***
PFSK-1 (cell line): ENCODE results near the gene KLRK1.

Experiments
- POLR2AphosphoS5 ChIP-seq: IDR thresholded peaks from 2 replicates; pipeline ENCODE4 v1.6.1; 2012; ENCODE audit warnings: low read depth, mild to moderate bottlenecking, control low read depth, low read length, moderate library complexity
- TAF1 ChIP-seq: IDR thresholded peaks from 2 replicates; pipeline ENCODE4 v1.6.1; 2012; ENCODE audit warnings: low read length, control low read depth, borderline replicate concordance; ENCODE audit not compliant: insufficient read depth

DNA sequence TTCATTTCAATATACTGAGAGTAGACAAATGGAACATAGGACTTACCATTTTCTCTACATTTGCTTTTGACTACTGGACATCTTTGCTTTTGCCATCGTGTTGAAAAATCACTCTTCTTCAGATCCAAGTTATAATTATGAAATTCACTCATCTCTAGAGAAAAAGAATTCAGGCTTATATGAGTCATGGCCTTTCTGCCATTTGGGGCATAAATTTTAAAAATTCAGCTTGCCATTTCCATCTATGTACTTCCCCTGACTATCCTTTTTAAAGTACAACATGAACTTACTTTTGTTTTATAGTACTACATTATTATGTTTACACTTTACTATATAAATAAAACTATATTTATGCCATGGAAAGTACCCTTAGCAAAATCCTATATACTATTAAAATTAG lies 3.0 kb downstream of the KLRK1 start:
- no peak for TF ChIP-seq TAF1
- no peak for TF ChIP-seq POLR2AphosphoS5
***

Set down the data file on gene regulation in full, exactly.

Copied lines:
PFSK-1 (cell line): ENCODE results near the gene KLRK1.

Experiments
- POLR2AphosphoS5 ChIP-seq: IDR thresholded peaks from 2 replicates; pipeline ENCODE4 v1.6.1; 2012; ENCODE audit warnings: low read depth, mild to moderate bottlenecking, control low read depth, low read length, moderate library complexity
- TAF1 ChIP-seq: IDR thresholded peaks from 2 replicates; pipeline ENCODE4 v1.6.1; 2012; ENCODE audit warnings: low read length, control low read depth, borderline replicate concordance; ENCODE audit not compliant: insufficient read depth

DNA sequence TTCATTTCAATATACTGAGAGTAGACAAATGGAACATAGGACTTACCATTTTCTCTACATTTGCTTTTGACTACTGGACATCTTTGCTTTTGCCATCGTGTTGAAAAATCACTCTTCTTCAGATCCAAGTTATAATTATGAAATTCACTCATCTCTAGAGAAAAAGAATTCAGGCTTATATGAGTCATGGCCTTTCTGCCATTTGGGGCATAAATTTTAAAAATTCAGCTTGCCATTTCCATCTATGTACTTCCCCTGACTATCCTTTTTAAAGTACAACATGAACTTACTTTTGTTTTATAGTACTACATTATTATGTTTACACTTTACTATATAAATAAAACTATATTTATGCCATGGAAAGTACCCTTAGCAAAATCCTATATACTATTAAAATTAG lies 3.0 kb downstream of the KLRK1 start:
- no peak for TF ChIP-seq TAF1
- no peak for TF ChIP-seq POLR2AphosphoS5